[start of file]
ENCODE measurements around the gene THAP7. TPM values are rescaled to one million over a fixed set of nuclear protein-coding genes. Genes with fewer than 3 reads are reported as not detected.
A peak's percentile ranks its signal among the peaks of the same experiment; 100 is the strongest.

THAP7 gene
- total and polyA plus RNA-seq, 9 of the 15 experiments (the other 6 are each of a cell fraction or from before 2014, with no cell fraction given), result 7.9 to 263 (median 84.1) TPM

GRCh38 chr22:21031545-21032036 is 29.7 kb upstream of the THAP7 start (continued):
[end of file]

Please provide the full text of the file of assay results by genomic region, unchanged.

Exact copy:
ENCODE measurements around the gene THAP7. TPM values are rescaled to one million over a fixed set of nuclear protein-coding genes. Genes with fewer than 3 reads are reported as not detected.
A peak's percentile ranks its signal among the peaks of the same experiment; 100 is the strongest.

THAP7 gene
- total and polyA plus RNA-seq, 9 of the 15 experiments (the other 6 are each of a cell fraction or from before 2014, with no cell fraction given), result 7.9 to 263 (median 84.1) TPM

GRCh38 chr22:21031545-21032036 is 29.7 kb upstream of the THAP7 start (continued):